Haileybury falls silent for its war dead

Old Haileyburians and Haileybury came together on 10th November to remember the School's war dead. The day, including a moving service in the Chapel brought together OHs from many different years.

Remembering the fallen of the First World War - and other Haileyburians lost in conflict Remembering the fallen of the First World War - and other Haileyburians lost in conflict
Saturday 10th November was a day of remembrance and celebration for Haileybury as 150 OHs from many different years and Houses joined together to reflect on the 100th anniversary of the 1918 Armistice.

War Memorials at Haileybury

Following introductory coffee and a welcome from Society President Doug Everard (BF 73), OHs settled down in the Attlee Room to hear an informative talk on the School's war memorials by Haileybury "beak" and Head of Heritage, Archives and Historic Collections, Toby Parker.

The talk, undertaken almost without notes, took OHs through Haileybury's many memorials, from those commemorating losses in the Indian Mutiny, right up to the installation of the Sword of Remembrance - the first such monument in the UK. On the way, he shared with us the debates about what memorials should be, what they should commemorate and what was appropriate to a school such as Haileybury. It was a fascinating and remarkable lecture.

Service in the Chapel

Following the lecture, OHs young and old moved on to Chapel for the main Service of Remembrance, an astonishing and moving celebration. The choir sang evocatively, conducted by Haileybury's Director of Music, Andrew O'Brien, and the congregation was also treated to a beautiful interpretation of Faure's Pie Jesu sung by Fiona Illingworth (BF 76 & Alb). The organist for the day was Simon Bland, Haileybury's Assistant Director of Music.

The Welcome and Bidding Prayer were from Doug Everard (BF 73) and the Master, Martin Collier, with the Act of Penitence read by the Reverend Chris Briggs, Haileybury's Chaplain. Two readings were by Field Marshal Sir John Chapple, GCB, CBE, DL (K 45), Air Commodore Andrew Hine, OBE (Tr 79); prayers were led by Stratton Richey (L 71) of the Old Haileyburian Lodge and Catherine Macleod-Smith (L & Alb 79).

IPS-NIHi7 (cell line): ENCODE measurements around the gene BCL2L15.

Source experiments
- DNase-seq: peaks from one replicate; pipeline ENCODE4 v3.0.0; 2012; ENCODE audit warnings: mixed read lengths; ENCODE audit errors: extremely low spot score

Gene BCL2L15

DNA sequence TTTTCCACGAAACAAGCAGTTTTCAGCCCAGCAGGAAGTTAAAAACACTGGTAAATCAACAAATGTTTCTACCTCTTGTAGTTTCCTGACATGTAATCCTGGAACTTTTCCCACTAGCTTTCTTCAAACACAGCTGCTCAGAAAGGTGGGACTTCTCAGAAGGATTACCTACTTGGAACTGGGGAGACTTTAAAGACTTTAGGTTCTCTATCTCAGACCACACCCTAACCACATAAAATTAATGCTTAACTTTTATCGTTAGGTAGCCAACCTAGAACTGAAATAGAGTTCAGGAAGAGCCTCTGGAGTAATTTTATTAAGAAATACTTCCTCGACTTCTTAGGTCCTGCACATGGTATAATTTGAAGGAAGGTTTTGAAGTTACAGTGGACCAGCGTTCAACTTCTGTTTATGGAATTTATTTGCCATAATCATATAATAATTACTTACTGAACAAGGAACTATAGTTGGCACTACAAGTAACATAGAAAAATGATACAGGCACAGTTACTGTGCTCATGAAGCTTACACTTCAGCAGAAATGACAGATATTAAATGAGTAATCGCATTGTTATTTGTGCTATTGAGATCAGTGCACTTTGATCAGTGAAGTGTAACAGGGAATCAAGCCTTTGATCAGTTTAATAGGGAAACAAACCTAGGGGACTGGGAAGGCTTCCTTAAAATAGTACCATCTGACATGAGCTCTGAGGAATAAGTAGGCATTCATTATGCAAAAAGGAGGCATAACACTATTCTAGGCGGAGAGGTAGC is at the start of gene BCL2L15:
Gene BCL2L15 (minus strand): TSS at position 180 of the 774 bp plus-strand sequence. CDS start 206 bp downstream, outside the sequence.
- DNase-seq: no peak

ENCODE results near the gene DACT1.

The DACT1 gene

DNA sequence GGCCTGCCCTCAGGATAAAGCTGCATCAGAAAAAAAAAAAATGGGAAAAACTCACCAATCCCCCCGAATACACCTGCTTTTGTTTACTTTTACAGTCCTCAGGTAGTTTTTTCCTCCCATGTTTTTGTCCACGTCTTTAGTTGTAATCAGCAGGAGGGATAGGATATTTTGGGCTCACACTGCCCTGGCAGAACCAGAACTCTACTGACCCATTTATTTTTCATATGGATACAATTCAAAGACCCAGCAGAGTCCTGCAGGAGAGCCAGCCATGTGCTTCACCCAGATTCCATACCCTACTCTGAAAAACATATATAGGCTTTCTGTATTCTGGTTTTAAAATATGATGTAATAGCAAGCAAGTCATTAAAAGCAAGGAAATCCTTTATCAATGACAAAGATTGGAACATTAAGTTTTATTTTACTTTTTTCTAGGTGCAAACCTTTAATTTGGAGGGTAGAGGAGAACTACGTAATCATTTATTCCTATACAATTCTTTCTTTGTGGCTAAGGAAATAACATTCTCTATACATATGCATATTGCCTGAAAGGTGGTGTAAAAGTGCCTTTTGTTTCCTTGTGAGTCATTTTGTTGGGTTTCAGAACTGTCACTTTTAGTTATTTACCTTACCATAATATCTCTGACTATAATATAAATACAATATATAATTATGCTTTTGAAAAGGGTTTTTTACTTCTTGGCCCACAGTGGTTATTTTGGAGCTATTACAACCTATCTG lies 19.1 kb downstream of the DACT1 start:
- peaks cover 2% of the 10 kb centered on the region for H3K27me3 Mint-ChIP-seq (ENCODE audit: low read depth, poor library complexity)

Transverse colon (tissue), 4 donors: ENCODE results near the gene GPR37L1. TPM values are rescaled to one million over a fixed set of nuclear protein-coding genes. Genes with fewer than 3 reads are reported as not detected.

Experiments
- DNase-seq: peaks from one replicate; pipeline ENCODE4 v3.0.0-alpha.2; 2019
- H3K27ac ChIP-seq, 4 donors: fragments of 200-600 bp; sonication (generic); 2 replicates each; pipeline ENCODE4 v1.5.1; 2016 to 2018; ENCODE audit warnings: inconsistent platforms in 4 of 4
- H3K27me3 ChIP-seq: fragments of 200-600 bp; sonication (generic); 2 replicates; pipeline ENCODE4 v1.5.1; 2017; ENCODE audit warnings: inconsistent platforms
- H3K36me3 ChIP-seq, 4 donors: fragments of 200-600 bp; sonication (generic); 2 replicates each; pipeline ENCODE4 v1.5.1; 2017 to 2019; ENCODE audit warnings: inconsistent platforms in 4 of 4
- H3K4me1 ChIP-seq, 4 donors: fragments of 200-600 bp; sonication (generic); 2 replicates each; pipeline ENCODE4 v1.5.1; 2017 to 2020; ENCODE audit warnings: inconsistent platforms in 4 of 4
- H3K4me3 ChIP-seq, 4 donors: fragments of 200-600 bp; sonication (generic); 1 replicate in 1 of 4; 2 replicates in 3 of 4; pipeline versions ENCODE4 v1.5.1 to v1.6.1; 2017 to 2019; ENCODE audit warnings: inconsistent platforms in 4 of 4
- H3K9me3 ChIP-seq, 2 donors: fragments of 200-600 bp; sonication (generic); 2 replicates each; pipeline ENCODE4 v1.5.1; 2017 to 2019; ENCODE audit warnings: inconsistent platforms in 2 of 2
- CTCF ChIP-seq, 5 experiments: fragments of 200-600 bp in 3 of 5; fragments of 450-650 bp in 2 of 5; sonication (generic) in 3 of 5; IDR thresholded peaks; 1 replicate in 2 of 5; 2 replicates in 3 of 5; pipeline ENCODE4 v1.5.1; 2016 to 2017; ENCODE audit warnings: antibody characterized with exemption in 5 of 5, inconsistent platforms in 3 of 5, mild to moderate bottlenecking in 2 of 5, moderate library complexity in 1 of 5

Following  an arrangement of Housman's The Lads in their Hundreds sung by Fabiane Tindale-Geere (K fifths), Society Chairman Chris Darnell, MBE (M 65) read out the names of some of the 740 pupils and staff of Haileybury who died in the First World War. Since 4th November, the names of each these brave fellows had been read out and this was the penultimate list before those to be read out on Remembrance Day itself.

Chaplain Chris Briggs guided the Service throughout, closing with The Act of Remembrance, Address and Blessing before the National Anthem, arranged by Gordon Jacob, CBE, was sung to conclude proceedings.

Lunch and Exhibition

Following the Service, OHs gathered in Dining Hall - itself a grand memorial to the fallen - to join in lunch before moving on to the Galpin Room to study the a display of the Thorne Papers. This moving collection included original letters, cuttings and notes relating to two of Elizabeth Thorne's three sons, Cornelius and his younger brother Marlborough, who both died in the First World War. 

Of particular note, and perhaps most moving of all, is Mrs Thorne's determination to uncover exactly what happened to her sons, down to the most minor detail. No-one viewing this intimate collection could fail to be moved by what they read. Two lives lost out of millions but two lives still kept alive by the determination of their mother.

As well as organising the day on behalf of OHs, the Society has also enabled the publication of a small book, Elizabeth Thorne's Memory Palace, by means of a special donation. Written by Toby Parker, the book summarises the salient correspondence kept by Mrs Thorne; copies were distributed to OHs on the day.
They shall not grow old as we that are left grow old.
Age shall not weary them, nor the years condemn.
At the going down of the sun and in the morning
we will remember them. 

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